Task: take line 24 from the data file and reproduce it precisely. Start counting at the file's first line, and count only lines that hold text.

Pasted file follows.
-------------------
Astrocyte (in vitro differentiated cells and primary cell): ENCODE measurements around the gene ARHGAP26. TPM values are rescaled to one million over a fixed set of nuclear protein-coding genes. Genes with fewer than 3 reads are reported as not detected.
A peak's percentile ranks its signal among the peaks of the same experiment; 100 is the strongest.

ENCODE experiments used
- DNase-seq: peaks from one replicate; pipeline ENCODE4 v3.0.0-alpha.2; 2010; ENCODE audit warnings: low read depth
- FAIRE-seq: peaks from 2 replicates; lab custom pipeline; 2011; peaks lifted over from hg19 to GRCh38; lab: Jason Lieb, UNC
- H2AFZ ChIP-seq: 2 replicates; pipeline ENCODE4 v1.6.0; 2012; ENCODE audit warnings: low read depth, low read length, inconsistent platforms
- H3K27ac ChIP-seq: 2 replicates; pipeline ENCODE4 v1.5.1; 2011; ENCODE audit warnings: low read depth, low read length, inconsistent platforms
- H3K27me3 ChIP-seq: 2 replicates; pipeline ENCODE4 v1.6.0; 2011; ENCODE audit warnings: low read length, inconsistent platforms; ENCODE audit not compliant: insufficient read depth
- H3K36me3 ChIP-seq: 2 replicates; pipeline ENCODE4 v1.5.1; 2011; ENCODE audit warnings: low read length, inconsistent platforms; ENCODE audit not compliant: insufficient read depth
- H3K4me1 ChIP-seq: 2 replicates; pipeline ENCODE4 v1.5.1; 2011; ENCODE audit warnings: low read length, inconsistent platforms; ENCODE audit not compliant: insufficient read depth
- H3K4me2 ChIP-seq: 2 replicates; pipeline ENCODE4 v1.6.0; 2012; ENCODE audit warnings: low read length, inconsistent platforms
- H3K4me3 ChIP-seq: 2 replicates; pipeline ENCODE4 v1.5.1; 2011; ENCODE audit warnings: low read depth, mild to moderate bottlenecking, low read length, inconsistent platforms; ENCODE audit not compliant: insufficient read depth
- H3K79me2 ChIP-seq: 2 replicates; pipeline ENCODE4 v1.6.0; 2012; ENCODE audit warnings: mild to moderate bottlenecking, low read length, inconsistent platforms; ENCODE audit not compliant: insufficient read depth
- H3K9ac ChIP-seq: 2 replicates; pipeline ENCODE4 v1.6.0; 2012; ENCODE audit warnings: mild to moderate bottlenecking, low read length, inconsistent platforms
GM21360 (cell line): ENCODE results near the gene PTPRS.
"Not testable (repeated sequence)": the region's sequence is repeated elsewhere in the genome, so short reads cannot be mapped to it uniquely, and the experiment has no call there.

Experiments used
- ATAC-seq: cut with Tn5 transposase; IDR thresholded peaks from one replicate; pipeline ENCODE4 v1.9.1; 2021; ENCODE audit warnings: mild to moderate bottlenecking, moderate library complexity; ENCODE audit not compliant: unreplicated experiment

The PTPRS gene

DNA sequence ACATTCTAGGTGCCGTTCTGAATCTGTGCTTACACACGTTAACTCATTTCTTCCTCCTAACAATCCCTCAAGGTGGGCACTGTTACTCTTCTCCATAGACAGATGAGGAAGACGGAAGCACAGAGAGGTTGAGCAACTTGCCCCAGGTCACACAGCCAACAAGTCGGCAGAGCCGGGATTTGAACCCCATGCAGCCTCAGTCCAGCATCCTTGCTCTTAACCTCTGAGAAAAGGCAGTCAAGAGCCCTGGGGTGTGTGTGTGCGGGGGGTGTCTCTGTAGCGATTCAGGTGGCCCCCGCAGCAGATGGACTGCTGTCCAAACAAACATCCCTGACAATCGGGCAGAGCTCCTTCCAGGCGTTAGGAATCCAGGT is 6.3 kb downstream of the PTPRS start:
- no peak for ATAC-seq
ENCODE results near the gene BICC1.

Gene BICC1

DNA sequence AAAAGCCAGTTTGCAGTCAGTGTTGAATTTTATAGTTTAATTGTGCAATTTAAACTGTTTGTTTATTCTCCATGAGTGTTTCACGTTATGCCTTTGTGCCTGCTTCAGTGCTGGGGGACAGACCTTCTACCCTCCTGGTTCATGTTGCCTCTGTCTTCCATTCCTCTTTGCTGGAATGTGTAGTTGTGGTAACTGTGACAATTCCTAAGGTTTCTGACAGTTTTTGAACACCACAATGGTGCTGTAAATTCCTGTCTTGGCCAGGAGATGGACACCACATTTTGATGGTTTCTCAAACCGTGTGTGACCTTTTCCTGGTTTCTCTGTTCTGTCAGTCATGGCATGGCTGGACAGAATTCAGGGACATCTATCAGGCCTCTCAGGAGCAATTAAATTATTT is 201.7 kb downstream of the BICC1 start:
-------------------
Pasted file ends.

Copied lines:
DNA sequence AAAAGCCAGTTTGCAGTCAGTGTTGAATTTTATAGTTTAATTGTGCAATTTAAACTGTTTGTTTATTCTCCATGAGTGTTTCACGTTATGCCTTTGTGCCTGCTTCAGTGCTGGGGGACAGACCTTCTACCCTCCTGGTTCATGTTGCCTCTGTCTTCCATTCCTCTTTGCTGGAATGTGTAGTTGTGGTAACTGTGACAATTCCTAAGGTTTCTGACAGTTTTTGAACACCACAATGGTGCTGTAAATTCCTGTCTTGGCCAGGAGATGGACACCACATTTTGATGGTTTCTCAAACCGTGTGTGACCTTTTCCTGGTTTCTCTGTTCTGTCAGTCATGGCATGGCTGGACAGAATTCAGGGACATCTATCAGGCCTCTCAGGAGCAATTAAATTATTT is 201.7 kb downstream of the BICC1 start: